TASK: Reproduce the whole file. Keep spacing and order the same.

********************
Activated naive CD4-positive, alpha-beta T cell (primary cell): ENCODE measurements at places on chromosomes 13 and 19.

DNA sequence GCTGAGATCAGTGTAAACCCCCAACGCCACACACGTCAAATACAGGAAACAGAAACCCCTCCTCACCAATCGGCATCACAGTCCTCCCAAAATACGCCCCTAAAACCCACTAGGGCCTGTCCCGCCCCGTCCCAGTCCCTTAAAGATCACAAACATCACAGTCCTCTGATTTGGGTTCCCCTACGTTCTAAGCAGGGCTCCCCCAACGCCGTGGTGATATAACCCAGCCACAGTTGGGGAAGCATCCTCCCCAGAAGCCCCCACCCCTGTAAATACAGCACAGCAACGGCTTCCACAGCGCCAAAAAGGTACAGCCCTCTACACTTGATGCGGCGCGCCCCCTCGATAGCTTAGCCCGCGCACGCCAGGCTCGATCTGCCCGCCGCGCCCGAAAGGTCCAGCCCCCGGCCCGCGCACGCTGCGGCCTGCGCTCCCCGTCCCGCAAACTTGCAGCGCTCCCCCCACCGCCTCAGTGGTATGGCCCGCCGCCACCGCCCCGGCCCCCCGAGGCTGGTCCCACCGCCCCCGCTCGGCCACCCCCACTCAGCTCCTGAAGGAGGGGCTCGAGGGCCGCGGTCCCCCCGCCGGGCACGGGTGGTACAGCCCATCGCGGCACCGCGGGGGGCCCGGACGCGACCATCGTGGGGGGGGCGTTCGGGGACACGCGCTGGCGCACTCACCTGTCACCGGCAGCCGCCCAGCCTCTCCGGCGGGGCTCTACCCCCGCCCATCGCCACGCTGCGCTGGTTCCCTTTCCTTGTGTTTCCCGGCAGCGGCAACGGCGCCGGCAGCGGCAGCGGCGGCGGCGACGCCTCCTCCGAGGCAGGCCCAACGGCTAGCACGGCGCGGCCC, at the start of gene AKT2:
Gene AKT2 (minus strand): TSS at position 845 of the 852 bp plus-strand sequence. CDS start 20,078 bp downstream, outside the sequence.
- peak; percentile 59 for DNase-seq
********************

Activated naive CD4-positive, alpha-beta T cell (primary cell): ENCODE measurements at places on chromosomes 13 and 19.

DNA sequence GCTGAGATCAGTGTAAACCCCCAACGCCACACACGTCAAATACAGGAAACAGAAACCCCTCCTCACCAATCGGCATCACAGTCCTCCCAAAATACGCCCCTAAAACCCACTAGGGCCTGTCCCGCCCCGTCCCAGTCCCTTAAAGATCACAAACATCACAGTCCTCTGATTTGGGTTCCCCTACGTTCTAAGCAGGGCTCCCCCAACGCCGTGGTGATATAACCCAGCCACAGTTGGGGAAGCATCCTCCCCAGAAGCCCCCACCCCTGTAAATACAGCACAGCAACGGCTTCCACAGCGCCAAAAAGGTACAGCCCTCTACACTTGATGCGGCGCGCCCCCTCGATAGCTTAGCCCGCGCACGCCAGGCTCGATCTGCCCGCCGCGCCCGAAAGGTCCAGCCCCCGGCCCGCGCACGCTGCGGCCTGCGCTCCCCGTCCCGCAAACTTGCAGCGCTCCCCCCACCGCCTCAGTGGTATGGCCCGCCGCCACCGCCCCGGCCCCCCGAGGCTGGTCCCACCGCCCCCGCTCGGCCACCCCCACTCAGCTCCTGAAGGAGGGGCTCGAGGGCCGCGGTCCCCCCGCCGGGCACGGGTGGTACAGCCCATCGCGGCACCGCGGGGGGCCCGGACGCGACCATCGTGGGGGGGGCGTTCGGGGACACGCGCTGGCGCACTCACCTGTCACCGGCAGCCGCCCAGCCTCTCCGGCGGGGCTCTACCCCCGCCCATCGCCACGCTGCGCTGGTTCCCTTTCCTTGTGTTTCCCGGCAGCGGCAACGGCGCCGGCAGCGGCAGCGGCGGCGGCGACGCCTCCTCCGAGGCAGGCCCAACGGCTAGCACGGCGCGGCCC, at the start of gene AKT2:
Gene AKT2 (minus strand): TSS at position 845 of the 852 bp plus-strand sequence. CDS start 20,078 bp downstream, outside the sequence.
- peak; percentile 59 for DNase-seq